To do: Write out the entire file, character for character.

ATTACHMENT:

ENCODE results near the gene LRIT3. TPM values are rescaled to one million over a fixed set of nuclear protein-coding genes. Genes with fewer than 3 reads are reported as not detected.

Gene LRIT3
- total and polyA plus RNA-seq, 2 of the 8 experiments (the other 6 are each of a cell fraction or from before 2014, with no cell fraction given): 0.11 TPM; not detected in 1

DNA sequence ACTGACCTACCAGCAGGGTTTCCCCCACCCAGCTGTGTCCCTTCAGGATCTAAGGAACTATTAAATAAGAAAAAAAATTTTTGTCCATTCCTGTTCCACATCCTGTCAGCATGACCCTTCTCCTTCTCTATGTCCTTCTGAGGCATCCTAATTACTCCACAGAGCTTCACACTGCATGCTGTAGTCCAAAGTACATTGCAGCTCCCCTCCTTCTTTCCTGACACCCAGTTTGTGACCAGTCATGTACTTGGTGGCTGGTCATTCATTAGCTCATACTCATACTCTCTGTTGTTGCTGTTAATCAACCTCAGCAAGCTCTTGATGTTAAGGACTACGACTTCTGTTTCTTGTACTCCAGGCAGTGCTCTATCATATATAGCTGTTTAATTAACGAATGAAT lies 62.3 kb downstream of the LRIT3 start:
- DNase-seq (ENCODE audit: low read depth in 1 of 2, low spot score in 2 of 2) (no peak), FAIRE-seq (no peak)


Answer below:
ENCODE results near the gene LRIT3. TPM values are rescaled to one million over a fixed set of nuclear protein-coding genes. Genes with fewer than 3 reads are reported as not detected.

Gene LRIT3
- total and polyA plus RNA-seq, 2 of the 8 experiments (the other 6 are each of a cell fraction or from before 2014, with no cell fraction given): 0.11 TPM; not detected in 1

DNA sequence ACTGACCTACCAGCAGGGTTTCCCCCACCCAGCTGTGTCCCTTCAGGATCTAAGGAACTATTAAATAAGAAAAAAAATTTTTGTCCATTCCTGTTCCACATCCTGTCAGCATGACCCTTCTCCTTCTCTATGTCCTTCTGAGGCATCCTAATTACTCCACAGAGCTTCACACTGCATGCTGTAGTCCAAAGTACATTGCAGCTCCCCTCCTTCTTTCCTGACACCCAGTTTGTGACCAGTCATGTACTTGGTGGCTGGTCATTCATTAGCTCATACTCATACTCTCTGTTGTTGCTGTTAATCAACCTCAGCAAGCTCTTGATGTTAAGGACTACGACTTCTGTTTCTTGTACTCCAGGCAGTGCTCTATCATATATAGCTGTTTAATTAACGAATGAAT lies 62.3 kb downstream of the LRIT3 start:
- DNase-seq (ENCODE audit: low read depth in 1 of 2, low spot score in 2 of 2) (no peak), FAIRE-seq (no peak)